That Birdman lost the Golden Globe, doesn’t have an editing nomination and lost the BAFTA does not seem to make it the strongest Best Picture contender. On the other hand, it does have the magic combination of the three guilds. However, when those have been put together since they expanded Best Picture (2009), the BAFTA has always recognized their winner.
2009 – The Hurt Locker: PGA/DGA/BAFTA/Oscar
2010 – The King’s Speech: PGA/DGA/BAFTA/Oscar
2011 – The Artist: PGA/DGA/BAFTA/Oscar
2012 – Argo: PGA/DGA/BAFTA/Oscar
2013 – 12 Years a Slave PGA/BAFTA/Oscar
But here we have:
2014 – Birdman: PGA/DGA/SAG
Boyhood – BAFTA
You can go back further if you’d like — and you’ll find the only year where a film didn’t win any BAFTAs and won Best Picture was The Departed, which also had DGA and Globes for Director, plus Critics Choice. Birdman does not have Globes and it does not have Critics Choice.
Other than that, every other Best Picture winner had more than one BAFTA, or else the film won outright.
2008 – Slumdog Millionaire
2007– No Country for Old Men – Supporting Actor, Director, Cinematography
2006 — The Departed – Zero BAFTAs
2005 — Crash – Supporting Actress, Screenplay
2004 — Million Dollar Baby, not nominated
2003 – Return of the King
2002 – Chicago – Supporting Actress, Sound
2001 – A Beautiful Mind – Actor, Supporting Actress
You can see that since BAFTA changed its date to take place before the Oscars (year 2000) Oscar’s Best Picture either won at BAFTA or else had acting nominations except in the two cases of The Departed and Million Dollar Baby, both of which won the Globe for Director and both won the DGA. Inarritu only has one of those.
Why does this make a difference? Because it doesn’t show BROAD support for Birdman. It shows industry-specific support – not the Globes, not the Critics Choice, not the BAFTAs: Only the one area that is threatened by superhero movies is wanting to award Birdman.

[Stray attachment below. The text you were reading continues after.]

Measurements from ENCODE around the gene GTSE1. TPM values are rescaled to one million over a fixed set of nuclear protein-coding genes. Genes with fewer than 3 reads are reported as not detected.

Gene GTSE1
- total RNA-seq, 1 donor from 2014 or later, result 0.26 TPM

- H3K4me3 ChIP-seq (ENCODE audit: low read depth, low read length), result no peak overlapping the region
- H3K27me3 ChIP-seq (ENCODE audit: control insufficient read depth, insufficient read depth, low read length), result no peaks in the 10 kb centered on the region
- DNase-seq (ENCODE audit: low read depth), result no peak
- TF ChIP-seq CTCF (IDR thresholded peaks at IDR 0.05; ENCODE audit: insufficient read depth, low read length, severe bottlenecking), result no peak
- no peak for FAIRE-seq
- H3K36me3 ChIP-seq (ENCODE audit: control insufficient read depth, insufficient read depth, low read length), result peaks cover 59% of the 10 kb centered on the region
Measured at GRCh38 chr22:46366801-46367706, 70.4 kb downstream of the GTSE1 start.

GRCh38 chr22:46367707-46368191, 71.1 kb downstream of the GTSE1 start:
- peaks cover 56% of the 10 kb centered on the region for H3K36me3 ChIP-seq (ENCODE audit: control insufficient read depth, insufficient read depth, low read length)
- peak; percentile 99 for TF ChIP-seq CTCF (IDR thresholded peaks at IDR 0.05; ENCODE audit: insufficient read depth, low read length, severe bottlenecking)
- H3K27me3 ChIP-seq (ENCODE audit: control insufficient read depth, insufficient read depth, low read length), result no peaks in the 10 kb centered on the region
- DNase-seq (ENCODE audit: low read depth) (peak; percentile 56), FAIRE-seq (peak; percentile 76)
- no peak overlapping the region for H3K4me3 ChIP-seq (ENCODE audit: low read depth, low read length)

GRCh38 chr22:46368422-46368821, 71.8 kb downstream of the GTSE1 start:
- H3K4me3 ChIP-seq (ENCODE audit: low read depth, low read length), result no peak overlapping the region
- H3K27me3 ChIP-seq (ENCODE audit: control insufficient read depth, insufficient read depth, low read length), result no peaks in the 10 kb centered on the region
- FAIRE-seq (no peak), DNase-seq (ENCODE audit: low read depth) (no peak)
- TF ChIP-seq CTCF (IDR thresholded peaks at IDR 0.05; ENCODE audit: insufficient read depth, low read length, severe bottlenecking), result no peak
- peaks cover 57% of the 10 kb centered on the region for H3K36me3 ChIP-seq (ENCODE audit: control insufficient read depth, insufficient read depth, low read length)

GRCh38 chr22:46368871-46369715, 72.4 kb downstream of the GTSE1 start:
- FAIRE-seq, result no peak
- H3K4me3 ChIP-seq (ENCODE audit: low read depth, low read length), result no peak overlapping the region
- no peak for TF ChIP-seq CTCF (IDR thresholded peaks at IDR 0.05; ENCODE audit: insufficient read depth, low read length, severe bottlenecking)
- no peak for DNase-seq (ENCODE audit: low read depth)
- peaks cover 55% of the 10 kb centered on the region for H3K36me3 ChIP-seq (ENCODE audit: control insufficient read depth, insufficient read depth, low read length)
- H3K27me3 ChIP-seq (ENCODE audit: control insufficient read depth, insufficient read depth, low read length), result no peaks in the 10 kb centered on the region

There is no precedent for this year, but gun to my head, if I had to put money on it, I’d probably follow the best stat for predicting Best Picture, the DGA. That doesn’t mean Best Director will follow.
2013 – Cuaron / Gravity did not win Picture (PGA)
2012 – Argo (PGA/DGA/SAG)
2011 – The Artist (PGA/DGA/SAG)
2010 – The King’s Speech (PGA/DGA/SAG)
2009 – The Hurt Locker (PGA/DGA)
2008 – Slumdog Millionaire (PGA/DGA/SAG)
2007 – The Coens (PGA)
2006 – The Departed (DGA)
2005 – Ang Lee / Brokeback did not win Picture (PGA)
2004 – Million Dollar Baby (DGA)
2003 – Return of the King (PGA/DGA/SAG)
2002 – Chicago did not win Director (PGA/DGA/SAG)
2001 – A Beautiful Mind (DGA)
2000 – Gladiator (PGA)
1999 – American Beauty (PGA/DGA/SAG)
1998 – Saving Private Ryan – did not win Picture (PGA)
1997 – Titanic (PGA)
1996 – English Patient (PGA/DGA)
1995 – Apollo 13 – did not win Best Picture (PGA/DGA/SAG)
1994 – Forrest Gump (PGA/DGA)
1993 – Schindler’s List (PGA/DGA)
1992 – Unforgiven (DGA)
1991 – Silence of the Lambs (PGA/DGA)
1990 – Dances with Wolves (PGA/DGA)
In the end, the Oscar’s choice for Best Picture will be the result of a preferential ballot, and the only other group that uses it is the Producers Guild.
It seems like it will come down to the actors, who dominate the Academy, giving Birdman the edge, and anyone in the industry who loathes how Hollywood’s course has been so woefully upended by superhero movies. Also, Birdman’s directions is more showy.
I may still white-knuckle it and predict Boyhood to take both in spite of the Guild awards. But smart money probably should follow the most reliable of all precursors, the DGA.